November 24, 2020 Posted by Mairav Zonszein in Jewish Currents

[Note: What follows is part of a comprehensive overview by the Israeli-American journalist of what the Trump Administration has done in league with the right-wing government of the State of Israel vis a vis the occupied territories and its negative impact on a potential two states for two peoples peaceful and negotiated resolution of the Israeli-Palestinian conflict, and what President-Elect Joe Biden’s options are to reverse these policies and thereby restore traditional American policy in the Middle East that supports a two-state solution. I recommend reading the entire piece – the link to the full piece is at the end.]

IN ITS FINAL WEEKS, the Trump administration appears to be shoring up its legacy of support for Israeli territorial-maximalist ambitions. Last Thursday, Mike Pompeo visited Israeli settlements in occupied East Jerusalem, the Golan Heights, and the West Bank—a first for a US secretary of state. Just one year ago, Pompeo reversed decades of US policy by announcing that the Trump administration would no longer consider Israeli settlements to be in violation of international law. During last week’s visit, he made two new declarations further entrenching Israel’s occupation and shielding it from criticism. First, he outlined a new customs guideline that designates goods manufactured in Area C of the West Bank—the portion of the territory under full Israeli control—as Israeli products, regardless of whether they were made by Israelis or Palestinians, effectively recognizing Israeli sovereignty there and further blurring the line between Israel and the territories it occupied in the 1967 War. Second, he announced that he had directed the Office of the Special Envoy to Monitor and Combat Anti-Semitism to “identify oranizations that engage in, or otherwise support” the Boycott, Divestment and Sanctions (BDS) movement,which he called a “cancer” and labeled “a manifestation of anti-Semitism.” “[A]nti-Zionism is anti-Semitism,” Pompeo declared.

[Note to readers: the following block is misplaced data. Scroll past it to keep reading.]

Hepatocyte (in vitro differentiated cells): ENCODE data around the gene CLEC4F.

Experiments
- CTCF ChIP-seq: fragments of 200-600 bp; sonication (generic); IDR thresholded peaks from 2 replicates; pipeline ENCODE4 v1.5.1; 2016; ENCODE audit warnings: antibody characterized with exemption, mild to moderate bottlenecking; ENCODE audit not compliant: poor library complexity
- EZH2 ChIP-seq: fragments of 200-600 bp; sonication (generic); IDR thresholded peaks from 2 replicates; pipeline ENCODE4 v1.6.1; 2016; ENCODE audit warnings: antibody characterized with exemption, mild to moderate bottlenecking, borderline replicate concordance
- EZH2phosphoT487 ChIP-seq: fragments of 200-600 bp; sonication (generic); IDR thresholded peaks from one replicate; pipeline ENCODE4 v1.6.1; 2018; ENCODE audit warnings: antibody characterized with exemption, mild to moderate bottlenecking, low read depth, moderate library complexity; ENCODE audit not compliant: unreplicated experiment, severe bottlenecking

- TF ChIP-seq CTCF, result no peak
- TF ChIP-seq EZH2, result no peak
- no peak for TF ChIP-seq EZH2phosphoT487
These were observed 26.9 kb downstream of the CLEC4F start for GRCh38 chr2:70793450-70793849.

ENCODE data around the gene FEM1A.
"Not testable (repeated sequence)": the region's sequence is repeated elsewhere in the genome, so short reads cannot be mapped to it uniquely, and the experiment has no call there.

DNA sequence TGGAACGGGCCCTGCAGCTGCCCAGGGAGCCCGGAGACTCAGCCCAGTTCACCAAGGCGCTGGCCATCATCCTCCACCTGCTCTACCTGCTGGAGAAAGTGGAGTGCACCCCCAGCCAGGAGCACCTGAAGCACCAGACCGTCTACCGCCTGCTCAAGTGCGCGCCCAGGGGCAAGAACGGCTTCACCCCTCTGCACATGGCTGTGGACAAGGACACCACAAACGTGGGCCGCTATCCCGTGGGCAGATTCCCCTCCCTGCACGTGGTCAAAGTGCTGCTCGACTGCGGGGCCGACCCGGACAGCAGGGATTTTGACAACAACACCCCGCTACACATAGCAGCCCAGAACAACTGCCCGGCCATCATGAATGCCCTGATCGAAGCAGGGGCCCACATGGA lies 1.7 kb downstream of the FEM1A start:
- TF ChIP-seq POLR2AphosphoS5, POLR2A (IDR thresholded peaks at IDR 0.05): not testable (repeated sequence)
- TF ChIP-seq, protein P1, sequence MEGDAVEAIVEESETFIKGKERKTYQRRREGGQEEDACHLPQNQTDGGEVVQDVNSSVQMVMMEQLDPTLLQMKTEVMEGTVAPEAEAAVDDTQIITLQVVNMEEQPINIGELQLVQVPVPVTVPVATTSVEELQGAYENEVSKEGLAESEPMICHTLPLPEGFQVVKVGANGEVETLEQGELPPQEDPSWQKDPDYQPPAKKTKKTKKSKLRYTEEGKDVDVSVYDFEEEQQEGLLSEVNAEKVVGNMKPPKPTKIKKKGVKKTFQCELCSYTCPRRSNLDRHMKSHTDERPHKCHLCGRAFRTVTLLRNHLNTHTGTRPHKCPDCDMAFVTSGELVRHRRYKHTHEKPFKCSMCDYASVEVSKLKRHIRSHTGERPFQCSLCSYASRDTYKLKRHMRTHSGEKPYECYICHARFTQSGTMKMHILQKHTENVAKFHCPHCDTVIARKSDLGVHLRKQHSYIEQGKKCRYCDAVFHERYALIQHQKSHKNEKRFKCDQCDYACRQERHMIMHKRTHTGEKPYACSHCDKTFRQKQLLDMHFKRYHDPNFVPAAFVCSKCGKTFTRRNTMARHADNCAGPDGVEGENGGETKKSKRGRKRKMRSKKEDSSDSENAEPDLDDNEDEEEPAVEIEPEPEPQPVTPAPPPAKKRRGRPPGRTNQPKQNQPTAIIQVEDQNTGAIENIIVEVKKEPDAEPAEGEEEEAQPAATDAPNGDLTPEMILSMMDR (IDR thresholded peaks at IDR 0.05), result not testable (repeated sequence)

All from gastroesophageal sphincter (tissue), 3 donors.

These are only the latest items on a long list of policies implemented by the Trump administration to bolster Israel’s perpetual control of the occupied territories while stifling criticism of Israel and delegitimizing Palestine solidarity activism. That list includes: moving the US Embassy to Jerusalem; recognizing Israeli sovereignty over the Golan Heights; shuttering the Palestine Liberation Organization (PLO) mission in Washington, DC; ending US support for the United Nations Relief and Works Agency (UNRWA) and all assistance from the US Agency for International Development (USAID) to the West Bank and Gaza; greenlighting Israeli annexation of large parts of the West Bank; extending US–Israel scientific cooperation to include Israeli institutions in the West Bank; signing an executive order on antisemitism that conflates it with anti-Zionism and criticism of Israel; brokering normalization deals between Israel and several Gulf states; and shredding the Iran nuclear deal.

President-elect Joe Biden will inherit a Middle East policy that upended international norms and all but buried the two-state solution model. The question now is: What will Biden—whose record on the issue has been guided by the imperative that there be “no daylight” between the US and Israel—do to undo the damage wrought by Donald Trump?

“Almost all of this can be easily undone early on in a Biden administration by executive action,” said Dylan Williams, head of policy at J Street. Williams said a Biden administration could immediately repudiate Trump’s “Deal of the Century” peace plan and reiterate its opposition to unilateral annexation of territory. “It could and should revoke the ‘Pompeo Doctrine’”—open US support for Israeli annexation of the West Bank—“and reinstate the longstanding State Department legal opinion that settlements are illegal under international law.”

Williams added that Biden’s State Department could also reinstate the previous US customs guidelines on labeling of products from the West Bank, refuse to fund joint scientific research projects in settlements, and once again refer to Israel’s “occupation” in their reports. (The 2020 Democratic National Convention’s platform does not mention the word “occupation,” though it states a commitment to stopping settlement expansion.)

Mairav Zonszein is an Israeli-American journalist who covers politics in Israel, Palestine and the US, civil rights, antisemitism, and the media. She has written for The Columbia Journalism Review, The Washington Post, and The Intercept, among others, and is a longtime contributor to +972 Magazine.